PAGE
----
Projected precipitation increases are bad news for water quality
If climate change is not curbed, increased precipitation could substantially overload waterways in the United States with excess nitrogen, according to a new study published July 28 in the journal Science.
A team of researchers, including those from Princeton University, reported that climate change-induced precipitation changes will increase nitrogen pollution, especially in the Midwest and Northeast. This will, in turn, worsen eutrophication, a process by which waterways become overloaded with nutrients.
Precipitation washes nitrogen from agricultural runoff and fossil fuel combustion into estuarial and coastal ecosystems, and these excess nutrients severely impair water quality. Eutrophication promotes the growth of harmful species and leads to oxygen-depleted dead zones that devastate marine flora and fauna.
Venkatramani Balaji, one of the study’s authors and head of the modeling system group in the Program in Atmospheric and Oceanic Sciences (AOS), a collaboration between Princeton and the National Oceanic and Atmospheric Administration’s Geophysical Fluid Dynamics Laboratory (GFDL), and his colleagues sought to examine the effects of predicted precipitation changes due to climate change on eutrophication, based on computer simulations.
The work builds on a previous study by the researchers that demonstrated not only that coastal ecosystems are affected by nitrogen pollution, but also that changes in precipitation can amplify these effects. “In this [new] study, we looked at what this implied for the future of these ecosystems, when combined with projections of future precipitation over the next decades,” Balaji said.
They found that, if greenhouse gas emissions follow a “business-as-usual” scenario, meaning that there is no sustained intervention to curb the amount of greenhouse gases released into the atmosphere, future precipitation changes alone will lead to large and robust increases in nitrogen pollution — rising nearly 20 percent by 2100. The increases will be especially substantial in the Upper Mississippi Atchafalaya River Basin, waterways in the Northeast and the Great Lakes region, which already has high concentrations of human-made nitrogen in the environment.
“Nitrogen runoff into rivers must be reduced considerably — more than previously estimated — to maintain the same levels of nitrogen flow into coastal waters as today,” said Balaji. “While it is now quite widely accepted that shortages of water for drinking or agriculture could be quite disruptive of life in the 21st century, this and other studies show that we must be concerned not just about water quantity, but quality.”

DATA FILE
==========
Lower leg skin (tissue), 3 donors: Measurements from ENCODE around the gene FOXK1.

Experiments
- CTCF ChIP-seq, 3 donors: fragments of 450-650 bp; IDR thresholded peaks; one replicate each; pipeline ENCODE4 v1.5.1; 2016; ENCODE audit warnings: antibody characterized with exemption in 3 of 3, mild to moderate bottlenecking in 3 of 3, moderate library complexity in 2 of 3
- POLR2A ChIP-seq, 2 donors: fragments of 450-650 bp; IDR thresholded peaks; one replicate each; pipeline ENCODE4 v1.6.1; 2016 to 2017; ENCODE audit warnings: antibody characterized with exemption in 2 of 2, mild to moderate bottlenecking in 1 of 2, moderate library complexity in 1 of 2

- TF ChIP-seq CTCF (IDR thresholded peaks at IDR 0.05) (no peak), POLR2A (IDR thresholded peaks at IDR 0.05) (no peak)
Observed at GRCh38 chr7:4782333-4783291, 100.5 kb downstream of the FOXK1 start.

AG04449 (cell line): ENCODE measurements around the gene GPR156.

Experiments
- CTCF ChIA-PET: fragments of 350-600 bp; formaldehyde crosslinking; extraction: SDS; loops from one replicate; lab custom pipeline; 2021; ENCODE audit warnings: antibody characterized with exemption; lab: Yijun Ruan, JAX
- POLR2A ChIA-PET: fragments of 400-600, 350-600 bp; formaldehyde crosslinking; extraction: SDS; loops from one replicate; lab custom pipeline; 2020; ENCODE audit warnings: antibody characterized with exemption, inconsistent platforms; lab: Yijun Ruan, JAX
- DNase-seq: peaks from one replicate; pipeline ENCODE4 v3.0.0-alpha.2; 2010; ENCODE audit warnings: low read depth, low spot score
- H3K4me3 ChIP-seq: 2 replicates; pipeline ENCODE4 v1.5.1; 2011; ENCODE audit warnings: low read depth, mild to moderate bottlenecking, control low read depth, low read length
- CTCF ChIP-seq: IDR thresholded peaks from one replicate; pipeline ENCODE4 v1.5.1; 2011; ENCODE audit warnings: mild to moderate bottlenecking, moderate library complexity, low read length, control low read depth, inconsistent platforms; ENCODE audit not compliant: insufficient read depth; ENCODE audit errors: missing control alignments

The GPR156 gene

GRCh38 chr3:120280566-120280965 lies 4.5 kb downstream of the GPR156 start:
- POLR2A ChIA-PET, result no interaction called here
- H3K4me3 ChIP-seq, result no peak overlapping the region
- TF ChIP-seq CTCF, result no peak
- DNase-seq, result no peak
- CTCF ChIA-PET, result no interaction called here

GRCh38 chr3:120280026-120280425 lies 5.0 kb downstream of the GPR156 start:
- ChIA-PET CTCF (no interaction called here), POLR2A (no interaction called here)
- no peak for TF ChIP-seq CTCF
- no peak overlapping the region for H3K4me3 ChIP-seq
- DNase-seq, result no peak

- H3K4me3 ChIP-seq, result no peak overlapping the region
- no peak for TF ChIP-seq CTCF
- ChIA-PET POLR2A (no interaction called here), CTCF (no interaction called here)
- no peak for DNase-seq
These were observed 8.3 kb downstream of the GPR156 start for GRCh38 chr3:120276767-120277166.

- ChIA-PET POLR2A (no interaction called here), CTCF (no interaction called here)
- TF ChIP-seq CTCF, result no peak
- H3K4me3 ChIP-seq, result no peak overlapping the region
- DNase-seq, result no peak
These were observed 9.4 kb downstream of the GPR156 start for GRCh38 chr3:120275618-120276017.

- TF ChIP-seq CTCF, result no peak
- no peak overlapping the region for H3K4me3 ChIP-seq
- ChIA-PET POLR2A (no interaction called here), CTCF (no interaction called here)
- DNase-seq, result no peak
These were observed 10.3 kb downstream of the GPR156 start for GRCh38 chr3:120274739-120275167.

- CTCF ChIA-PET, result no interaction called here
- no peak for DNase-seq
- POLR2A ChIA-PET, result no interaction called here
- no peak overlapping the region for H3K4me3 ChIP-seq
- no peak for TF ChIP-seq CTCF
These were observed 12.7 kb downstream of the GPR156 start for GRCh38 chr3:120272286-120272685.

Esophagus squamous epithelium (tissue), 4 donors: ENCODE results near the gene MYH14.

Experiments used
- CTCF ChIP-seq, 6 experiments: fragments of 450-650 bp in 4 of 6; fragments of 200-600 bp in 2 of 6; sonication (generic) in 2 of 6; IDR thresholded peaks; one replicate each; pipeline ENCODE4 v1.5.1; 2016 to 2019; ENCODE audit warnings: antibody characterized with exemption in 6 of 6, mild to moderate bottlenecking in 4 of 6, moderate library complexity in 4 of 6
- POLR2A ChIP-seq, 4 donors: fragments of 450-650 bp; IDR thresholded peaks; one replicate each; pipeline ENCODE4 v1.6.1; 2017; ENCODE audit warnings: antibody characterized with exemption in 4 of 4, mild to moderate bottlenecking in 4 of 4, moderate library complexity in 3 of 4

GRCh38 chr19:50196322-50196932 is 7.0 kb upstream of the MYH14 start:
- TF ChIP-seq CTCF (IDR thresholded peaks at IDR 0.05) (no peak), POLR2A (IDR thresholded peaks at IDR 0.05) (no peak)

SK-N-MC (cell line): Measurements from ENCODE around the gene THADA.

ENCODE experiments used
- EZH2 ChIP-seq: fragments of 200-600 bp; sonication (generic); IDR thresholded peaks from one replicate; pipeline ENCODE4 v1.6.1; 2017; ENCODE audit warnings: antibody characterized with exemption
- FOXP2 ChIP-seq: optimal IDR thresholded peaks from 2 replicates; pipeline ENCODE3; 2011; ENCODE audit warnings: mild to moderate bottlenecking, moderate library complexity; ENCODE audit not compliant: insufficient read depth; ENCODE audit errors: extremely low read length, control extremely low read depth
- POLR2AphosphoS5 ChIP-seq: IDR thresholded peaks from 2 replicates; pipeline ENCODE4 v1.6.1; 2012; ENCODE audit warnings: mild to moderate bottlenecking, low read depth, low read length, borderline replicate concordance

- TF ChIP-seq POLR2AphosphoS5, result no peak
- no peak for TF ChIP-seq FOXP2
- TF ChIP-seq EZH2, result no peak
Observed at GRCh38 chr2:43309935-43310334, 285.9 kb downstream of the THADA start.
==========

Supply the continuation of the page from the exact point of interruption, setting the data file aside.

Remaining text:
“The authors demonstrate that areas with high fertilizer usage, high precipitation amounts in the present and robust projected increases in precipitation are most likely to see increases in nitrogen loading in the future,” said Kirsten Findell, a research physical scientist in the Climate Change, Variability and Prediction Group at GFDL. Findell, who earned her B.S.E. in civil engineering at Princeton, is familiar with the research but had no role in it.
“This result has important implications for land use management in the United States and beyond, and demonstrates that water quality concerns cannot be tackled without considering changes in precipitation characteristics,” Findell said.
Balaji and his colleagues’ model is specific to the United States, but they also identified India, China and Southeast Asia as regions at high risk for large increases in nitrogen pollution due to increased precipitation by 2100. Balaji suggested that “risk management for future eutrophication is indeed a problem of global scope, magnified by projected changes in precipitation patterns.”
Other authors on the paper, “Eutrophication will increase during the 21st century as a result of precipitation changes,” are Eva Sinha and Anna Michalak of the Department of Global Ecology at the Carnegie Institution for Science and the Department of Earth System Science at Stanford University.
The research was supported in part by the Cooperative Institute for Climate Science at Princeton University (Grant NA08OAR4320752) and by the National Science Foundation (Grant 1313897).